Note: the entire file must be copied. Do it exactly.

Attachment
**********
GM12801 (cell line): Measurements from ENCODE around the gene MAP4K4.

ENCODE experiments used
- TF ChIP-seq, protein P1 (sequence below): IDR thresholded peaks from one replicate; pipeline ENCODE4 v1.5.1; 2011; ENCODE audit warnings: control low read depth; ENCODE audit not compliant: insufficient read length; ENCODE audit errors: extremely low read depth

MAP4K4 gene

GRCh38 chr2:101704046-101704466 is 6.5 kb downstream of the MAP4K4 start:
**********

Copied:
GM12801 (cell line): Measurements from ENCODE around the gene MAP4K4.

ENCODE experiments used
- TF ChIP-seq, protein P1 (sequence below): IDR thresholded peaks from one replicate; pipeline ENCODE4 v1.5.1; 2011; ENCODE audit warnings: control low read depth; ENCODE audit not compliant: insufficient read length; ENCODE audit errors: extremely low read depth

MAP4K4 gene

GRCh38 chr2:101704046-101704466 is 6.5 kb downstream of the MAP4K4 start: